In a reversal of its October 2016 ruling, on Wednesday January 31, 2018 the United States Court of Appeals for the D.C. Circuit held that the single-director structure of the Consumer Financial Protection Bureau and protections which require cause to remove the director, are constitutional.  See PHH Corp. et al., v. CPFB, Case No. 15-1177 (D.C. Cir. Jan. 31, 2018).

In its decision, the Court explained:

Congress established the independent CFPB to curb fraud and promote transparency in consumer loans, home mortgages, personal credit cards, and retail banking. See 12 U.S.C. § 5481(12). The Supreme Court eighty years ago sustained the constitutionality of the independent Federal Trade Commission, a consumer-protection financial regulator with powers analogous to those of the CFPB. Humphrey’s Executor v. United States, 295 U.S. 602 (1935). In doing so, the Court approved the very means of independence Congress used here: protection of agency leadership from at-will removal by the President. The Court has since reaffirmed and built on that precedent, and Congress has embraced and relied on it in designing independent agencies. We follow that precedent here to hold that the parallel provision of the Dodd-Frank Wall Street Reform and Consumer Protection Act shielding the Director of the CFPB from removal without cause is consistent with Article II.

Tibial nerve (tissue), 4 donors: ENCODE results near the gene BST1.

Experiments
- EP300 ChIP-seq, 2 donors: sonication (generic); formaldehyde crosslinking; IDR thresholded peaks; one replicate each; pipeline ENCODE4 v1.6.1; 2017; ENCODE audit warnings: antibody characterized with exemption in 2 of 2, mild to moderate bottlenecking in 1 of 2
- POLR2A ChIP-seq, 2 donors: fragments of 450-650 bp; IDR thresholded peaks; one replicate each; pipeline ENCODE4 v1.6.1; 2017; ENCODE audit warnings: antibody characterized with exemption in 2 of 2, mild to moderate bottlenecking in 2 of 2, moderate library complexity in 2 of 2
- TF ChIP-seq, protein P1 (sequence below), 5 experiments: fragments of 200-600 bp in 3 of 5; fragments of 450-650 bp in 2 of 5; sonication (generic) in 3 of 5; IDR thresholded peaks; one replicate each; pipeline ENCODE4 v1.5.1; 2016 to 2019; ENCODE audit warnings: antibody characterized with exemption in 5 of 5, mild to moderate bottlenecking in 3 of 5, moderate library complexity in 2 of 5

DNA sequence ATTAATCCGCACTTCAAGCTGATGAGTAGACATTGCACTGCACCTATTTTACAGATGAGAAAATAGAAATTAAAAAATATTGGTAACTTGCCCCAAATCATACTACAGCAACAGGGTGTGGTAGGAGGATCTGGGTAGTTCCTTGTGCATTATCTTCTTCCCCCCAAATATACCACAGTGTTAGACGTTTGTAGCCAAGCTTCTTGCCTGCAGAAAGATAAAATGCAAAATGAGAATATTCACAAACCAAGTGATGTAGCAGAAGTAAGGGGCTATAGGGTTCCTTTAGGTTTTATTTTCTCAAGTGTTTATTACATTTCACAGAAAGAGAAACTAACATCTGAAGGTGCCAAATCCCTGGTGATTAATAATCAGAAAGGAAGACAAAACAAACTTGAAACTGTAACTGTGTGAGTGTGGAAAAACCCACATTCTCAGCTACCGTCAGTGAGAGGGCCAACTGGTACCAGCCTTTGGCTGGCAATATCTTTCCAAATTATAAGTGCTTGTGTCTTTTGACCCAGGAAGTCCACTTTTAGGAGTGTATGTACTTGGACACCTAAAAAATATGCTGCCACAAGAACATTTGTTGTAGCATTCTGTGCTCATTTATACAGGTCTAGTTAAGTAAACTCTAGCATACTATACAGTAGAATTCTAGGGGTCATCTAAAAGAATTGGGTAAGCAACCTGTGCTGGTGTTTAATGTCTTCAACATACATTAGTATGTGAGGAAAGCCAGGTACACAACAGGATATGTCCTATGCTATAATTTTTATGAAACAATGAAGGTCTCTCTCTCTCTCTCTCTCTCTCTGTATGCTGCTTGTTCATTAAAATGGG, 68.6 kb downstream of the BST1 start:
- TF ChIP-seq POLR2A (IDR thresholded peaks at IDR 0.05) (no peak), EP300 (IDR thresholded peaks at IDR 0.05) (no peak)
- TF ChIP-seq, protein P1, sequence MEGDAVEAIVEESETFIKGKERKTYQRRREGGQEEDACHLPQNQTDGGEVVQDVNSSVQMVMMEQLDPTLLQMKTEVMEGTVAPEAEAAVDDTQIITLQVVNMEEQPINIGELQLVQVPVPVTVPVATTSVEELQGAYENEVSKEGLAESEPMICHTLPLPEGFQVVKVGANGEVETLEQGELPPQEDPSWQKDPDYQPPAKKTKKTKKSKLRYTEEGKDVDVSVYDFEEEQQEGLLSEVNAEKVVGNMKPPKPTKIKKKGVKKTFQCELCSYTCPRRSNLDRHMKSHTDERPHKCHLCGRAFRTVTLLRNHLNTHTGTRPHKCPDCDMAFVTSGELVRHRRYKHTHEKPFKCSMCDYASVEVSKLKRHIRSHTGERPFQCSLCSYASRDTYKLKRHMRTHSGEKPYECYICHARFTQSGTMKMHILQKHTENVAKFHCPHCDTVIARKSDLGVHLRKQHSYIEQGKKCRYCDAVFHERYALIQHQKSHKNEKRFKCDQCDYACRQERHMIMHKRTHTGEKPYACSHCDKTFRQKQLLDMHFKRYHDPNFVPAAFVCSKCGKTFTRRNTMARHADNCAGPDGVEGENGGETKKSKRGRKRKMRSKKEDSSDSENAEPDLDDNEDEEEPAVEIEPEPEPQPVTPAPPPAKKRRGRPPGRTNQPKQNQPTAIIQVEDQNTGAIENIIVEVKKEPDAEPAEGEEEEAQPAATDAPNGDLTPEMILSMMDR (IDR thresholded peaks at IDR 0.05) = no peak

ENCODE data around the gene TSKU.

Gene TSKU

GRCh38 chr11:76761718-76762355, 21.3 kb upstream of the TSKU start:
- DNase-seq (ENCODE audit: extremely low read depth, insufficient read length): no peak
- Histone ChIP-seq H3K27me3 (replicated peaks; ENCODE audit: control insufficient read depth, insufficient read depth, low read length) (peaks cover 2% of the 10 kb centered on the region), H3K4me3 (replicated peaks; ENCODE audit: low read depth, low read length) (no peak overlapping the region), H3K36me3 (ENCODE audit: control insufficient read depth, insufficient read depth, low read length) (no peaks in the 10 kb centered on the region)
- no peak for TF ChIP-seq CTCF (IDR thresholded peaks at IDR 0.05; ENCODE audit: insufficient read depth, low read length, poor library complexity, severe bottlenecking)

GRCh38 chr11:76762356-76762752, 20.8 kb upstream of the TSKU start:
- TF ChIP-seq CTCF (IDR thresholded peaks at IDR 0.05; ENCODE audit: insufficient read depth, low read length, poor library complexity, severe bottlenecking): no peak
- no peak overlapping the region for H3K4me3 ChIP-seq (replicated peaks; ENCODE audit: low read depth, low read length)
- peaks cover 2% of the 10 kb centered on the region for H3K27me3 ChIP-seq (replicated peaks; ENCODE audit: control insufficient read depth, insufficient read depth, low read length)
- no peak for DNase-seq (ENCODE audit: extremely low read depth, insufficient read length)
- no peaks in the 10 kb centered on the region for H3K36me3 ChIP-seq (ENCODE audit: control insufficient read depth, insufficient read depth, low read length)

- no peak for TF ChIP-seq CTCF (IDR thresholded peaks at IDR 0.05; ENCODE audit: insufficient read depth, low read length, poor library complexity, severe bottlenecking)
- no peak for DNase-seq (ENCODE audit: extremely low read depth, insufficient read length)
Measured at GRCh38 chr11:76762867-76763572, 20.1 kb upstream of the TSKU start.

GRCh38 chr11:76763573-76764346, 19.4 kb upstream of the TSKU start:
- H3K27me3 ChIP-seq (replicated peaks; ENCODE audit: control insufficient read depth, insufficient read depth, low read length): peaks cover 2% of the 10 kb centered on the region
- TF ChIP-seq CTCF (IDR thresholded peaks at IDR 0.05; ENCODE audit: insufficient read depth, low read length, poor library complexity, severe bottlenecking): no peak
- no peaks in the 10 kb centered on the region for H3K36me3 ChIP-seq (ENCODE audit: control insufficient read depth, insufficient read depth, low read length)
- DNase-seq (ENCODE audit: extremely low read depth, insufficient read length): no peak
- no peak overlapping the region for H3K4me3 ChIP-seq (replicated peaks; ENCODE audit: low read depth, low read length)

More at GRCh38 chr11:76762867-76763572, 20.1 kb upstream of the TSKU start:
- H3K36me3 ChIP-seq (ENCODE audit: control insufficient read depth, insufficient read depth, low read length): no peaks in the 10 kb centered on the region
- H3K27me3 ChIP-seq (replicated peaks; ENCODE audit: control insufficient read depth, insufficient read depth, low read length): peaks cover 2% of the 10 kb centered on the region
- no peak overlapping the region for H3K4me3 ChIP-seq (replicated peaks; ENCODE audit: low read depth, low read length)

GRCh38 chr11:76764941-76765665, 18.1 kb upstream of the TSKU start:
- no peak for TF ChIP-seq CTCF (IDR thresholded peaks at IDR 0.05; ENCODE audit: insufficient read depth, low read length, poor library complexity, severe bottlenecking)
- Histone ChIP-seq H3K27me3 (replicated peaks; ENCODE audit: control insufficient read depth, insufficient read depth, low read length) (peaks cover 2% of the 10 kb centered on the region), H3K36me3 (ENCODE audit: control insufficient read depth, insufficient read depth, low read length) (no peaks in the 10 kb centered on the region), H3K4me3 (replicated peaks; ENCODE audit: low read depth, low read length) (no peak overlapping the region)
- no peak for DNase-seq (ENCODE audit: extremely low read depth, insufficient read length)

The Court’s opinion may be viewed by clicking here.

Stay tuned for further developments.

These materials were written by Tricia Engelhardt of Aldrich & Bonnefin, PLC